I suppose by what I've described, the challenges for the writer are: 1. Staying in tune with the teenage zeitgeist so as to accurately portray 'everyday life'; 2. Being able to portray it entertainingly enough that the reader keeps reading until Something Happens and then cares when it does; 3. Portraying the character's responses so that they are interesting and memorable. As many have already pointed out, everyone has different preferences: some will lie closer to 'boring, everyday', some will lie closer to 'strange and exciting'. You can't please everyone.

    Anyway, hopefully people are able to glean something from my gibberish! Sorry for the length of it.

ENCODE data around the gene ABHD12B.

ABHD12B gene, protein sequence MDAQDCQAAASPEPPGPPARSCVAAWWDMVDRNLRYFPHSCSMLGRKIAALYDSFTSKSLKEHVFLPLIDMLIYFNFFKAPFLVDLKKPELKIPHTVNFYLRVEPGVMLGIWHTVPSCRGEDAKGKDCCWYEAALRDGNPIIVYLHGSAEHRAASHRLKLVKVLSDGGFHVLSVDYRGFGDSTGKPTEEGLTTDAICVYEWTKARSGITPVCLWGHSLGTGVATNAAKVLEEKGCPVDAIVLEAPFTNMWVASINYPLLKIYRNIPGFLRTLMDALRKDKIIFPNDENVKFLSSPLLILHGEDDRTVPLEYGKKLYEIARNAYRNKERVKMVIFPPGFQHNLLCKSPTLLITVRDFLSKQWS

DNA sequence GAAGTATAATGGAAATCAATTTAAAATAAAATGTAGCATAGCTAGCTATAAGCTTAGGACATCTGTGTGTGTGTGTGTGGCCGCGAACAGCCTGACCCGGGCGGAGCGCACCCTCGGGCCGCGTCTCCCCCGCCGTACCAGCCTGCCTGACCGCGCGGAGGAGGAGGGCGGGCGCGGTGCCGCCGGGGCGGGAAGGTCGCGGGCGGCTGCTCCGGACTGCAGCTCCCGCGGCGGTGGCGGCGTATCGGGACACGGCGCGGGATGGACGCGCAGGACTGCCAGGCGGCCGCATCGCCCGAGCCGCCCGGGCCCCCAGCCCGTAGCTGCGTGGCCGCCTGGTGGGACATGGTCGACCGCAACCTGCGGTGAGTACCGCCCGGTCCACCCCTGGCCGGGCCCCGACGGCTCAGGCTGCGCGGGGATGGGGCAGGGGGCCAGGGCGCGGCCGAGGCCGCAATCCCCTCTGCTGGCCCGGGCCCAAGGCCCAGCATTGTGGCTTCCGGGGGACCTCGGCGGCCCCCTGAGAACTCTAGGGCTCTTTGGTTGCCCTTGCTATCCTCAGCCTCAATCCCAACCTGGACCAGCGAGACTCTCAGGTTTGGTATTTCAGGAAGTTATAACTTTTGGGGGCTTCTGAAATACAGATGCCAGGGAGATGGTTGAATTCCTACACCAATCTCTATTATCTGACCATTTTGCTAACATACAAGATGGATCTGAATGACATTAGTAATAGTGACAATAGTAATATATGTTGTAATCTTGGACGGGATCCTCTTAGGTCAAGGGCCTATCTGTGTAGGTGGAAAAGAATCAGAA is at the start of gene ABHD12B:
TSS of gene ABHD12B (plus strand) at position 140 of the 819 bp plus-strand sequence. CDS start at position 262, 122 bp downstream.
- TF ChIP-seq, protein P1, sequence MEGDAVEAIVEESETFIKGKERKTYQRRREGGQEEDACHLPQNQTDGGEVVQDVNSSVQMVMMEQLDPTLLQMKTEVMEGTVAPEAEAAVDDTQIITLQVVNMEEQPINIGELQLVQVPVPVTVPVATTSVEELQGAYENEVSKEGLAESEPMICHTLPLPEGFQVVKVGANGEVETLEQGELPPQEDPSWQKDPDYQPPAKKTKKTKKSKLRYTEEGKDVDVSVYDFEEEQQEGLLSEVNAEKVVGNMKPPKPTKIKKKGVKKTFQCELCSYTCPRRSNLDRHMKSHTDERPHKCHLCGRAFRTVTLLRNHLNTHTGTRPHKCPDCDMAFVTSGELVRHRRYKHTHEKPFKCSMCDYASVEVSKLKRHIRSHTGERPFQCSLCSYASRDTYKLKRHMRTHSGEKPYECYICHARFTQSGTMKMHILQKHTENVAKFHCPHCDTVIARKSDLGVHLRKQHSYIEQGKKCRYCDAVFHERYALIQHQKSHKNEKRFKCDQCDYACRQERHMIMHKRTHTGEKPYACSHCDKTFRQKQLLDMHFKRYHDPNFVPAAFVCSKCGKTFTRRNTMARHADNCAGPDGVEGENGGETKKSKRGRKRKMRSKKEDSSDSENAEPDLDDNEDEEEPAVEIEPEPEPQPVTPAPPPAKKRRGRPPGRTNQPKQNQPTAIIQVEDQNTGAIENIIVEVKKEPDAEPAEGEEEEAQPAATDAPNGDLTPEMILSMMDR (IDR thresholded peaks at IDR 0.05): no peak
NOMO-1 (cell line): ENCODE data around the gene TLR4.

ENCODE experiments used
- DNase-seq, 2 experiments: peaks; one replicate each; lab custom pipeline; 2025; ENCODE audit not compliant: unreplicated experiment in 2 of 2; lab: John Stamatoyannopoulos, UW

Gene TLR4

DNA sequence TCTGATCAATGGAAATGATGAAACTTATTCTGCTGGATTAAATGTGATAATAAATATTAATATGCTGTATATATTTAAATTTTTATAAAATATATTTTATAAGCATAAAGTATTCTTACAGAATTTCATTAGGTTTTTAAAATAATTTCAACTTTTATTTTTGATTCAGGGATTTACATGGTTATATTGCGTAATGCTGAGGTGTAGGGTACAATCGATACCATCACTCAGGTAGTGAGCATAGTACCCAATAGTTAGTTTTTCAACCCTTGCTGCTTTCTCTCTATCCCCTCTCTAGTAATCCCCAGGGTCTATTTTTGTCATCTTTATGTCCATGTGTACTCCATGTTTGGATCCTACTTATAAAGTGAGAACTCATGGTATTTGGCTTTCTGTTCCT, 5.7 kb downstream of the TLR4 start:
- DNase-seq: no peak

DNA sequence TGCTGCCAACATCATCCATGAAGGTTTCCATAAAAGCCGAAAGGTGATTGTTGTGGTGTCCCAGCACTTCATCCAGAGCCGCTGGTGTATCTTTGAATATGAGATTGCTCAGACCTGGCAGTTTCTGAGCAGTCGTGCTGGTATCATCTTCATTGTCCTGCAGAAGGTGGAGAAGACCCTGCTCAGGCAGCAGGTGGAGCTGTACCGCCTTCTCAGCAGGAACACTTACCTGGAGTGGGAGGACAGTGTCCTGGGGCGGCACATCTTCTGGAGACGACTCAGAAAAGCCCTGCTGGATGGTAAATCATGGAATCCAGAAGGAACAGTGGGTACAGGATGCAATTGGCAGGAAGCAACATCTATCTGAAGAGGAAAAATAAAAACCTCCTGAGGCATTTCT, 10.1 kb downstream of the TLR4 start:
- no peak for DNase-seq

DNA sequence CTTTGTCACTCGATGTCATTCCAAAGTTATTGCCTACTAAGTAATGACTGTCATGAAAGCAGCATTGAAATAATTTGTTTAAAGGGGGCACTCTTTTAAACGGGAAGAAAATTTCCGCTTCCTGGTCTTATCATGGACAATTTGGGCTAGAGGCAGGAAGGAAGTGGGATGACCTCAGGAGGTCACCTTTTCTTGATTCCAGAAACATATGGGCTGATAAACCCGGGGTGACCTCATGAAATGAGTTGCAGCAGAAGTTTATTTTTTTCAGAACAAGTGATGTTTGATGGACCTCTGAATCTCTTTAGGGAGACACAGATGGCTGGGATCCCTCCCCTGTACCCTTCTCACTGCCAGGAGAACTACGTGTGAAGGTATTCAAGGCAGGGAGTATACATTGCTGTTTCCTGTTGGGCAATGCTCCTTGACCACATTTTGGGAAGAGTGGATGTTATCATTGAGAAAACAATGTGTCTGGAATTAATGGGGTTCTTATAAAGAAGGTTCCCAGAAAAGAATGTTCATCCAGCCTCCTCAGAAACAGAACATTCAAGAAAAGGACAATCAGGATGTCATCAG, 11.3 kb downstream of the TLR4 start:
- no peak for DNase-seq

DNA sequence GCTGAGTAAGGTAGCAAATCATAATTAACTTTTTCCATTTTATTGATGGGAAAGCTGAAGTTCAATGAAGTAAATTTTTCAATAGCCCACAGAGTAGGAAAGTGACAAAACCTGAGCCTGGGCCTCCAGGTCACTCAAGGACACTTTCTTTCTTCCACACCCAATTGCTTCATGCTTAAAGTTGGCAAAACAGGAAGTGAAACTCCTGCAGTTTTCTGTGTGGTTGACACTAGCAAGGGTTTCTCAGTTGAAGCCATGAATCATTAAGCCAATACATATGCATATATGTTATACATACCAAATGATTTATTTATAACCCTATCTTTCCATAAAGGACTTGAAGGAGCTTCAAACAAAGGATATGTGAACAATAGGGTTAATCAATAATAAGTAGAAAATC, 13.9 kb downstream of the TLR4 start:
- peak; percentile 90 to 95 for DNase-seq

19. Mike Hill
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    Mike Hill Natural born citizen of republic of Finland.

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    Yes I think they are too generic , well some teens are like generic characters so they might relate.
     
  20. Ulramar
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    Ulramar Contributing Member Contributor

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    Most of us like to think we're unique. Generic characters don't do well, so I've seen. It's the cancer survivor, the impovershed teen fighting a totalitarian government, the girl trying to break out society's boundries, the mythical creature's friend, etc.
     
  21. Sifunkle
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    Sifunkle Dis Member

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    I think it's important to make a distinction between intrinsic and extrinsic though. Is the character generic/unique because of how s/he is on the inside, or because of the events that the story throws at them?